Basilica di Santi Giovanni e Paolo. Painting by Canaletto

Un unhappy couple

In the neighborhood lived a women alone. She was always friendly and although she was poor, she always had something for Cesco, even if sometimes it was only a smile or a kind word. 

Cesco new her. She was once the fiancee of a rich Levant man. Together they had a son. But they never got married, and they were of different creed. They also came from very different social background. The girl was poor while the Levant enjoyed privileges as a successful Orient merchant. To that came the normal oppression of women of the time, especially unmarried women with sons. Remember that we are in the beginning of the 16th century.

All this resulted in the boy growing up with his father, while the girl was left aging with a bigoted neighborhood’s accusatory glances wherever she went. Still, to Cesco she was always a moment of light in the otherwise rather depressing existence.

A heartbroken mother’s love for her son.

The son took on his father’s ways. He dressed in Turkish clothes, and he practiced his father’s traditions. But he wasn’t satisfied. He visited his mother, sometimes late at night, after one too many drinks, and they always quarrelled. 

terrible story about the levantine and his mothers heart
Ponte del Cavallo. This is where he stumbled. Courtesy of Martin Furtschegger

Nobody knew the reason for this, not even the boy’s father, but the son blamed his mother. He felt abandoned, and he felt an outcast. He wasn’t Turkish, and he wasn’t Venetian. He didn’t belong anywhere, and that fact was consuming him. He was more frustrated for every day, and felt it was all his mother’s fault.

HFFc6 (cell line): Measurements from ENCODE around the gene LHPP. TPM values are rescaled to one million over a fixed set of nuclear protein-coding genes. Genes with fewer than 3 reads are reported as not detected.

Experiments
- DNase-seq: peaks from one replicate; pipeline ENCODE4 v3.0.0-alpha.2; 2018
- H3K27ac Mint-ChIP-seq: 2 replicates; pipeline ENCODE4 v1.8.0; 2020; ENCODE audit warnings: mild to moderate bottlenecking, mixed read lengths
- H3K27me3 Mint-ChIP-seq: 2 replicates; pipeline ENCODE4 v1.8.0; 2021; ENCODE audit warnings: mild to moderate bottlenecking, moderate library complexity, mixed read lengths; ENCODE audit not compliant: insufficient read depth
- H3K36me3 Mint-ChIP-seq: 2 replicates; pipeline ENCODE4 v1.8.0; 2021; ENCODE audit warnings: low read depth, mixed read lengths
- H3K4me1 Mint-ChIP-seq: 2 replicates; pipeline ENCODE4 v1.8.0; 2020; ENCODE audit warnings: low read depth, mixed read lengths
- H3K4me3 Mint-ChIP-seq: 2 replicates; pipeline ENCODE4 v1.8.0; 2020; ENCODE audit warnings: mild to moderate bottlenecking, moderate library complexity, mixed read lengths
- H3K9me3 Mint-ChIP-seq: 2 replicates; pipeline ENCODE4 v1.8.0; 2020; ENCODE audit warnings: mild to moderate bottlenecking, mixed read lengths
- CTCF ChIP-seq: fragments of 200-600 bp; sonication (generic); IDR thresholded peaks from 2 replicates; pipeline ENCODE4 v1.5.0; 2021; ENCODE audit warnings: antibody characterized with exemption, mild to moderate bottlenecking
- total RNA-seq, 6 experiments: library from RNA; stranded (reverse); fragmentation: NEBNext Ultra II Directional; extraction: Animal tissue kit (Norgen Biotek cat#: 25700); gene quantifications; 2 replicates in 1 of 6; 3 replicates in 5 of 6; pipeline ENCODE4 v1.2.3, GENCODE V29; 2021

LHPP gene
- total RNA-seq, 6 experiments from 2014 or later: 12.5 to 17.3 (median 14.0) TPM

.  Why couldn’t you have married a Venetian like any virtuous woman in the Republic? he shouted. Why did you have to dishonor me like this?

And he beat her, sometimes brutally so. Just a few days before Cesco had seen her hurrying by without saluting him, covering her face with a scarf. 

The violent ending of the story.

The son finally killed his mother. Though she never complained, never corrected him but always explained how much she loved him, he couldn’t find it in his heart to forgive her. She loved her son more than herself, and she wanted nothing but for him to accept who he was.  He wasn’t less because he was neither Venetian nor Oriental… He he was more because he was both. 

But he refused to understand. One night after too much alcohol and too much pondering he went to his mother’s house. But this time he had a knife. 

In a state of rage and confusion he stabbed her. Then he cut out her heart, and screaming and crying he went outside. And that’s where he was spotted by Cesco Pizzigani, who was slumbering in the doorway of the Scuola Grande di San Marco.

What he witnessed was truly horrific:

Inscription on the portal

The boy came running from Calle Larga on the other side of Rio dei Mendicanti, with his mother’s heart in his hand. Snivelling he crossed the bridge, Ponte del Cavallo. But coming down on the Giovanni e Paolo side, he stumbled. For a moment he seemed to rise upward only to immediately lose his balance and fall to the ground with a slam and a sigh. The bloody heart rolled over the square and landed just a few feet away from Cesco.

Looking over at the young man who lay motionless on the stone pavement, Cesco could see his mouth grinning in agony. Just as he was getting up to run over to the boy, an almost inaudible voice came from the piece of human flesh lying on the ground before him. The soft voice of a women asking…

  –  My son… Are you alright?

The young man got up. He uttered a muffled shriek of pain, grabbed the heart and stumbled away down to the Fondamenta Nuova. There he threw himself into the water, never to be seen again. 

But what has all this to do with Cesco Pizzigani?

The skillful stonemason used to carve small comments of the daily life in Venice, when nobody was around. He carved them on the architrave of the entrance to the Scuola Grande di San Marco, which is also the entrance to the Venice Hospital.

And there you can still see it. The boy with a turban on his head and a his loving mother’s heart in his hand.

venice hospital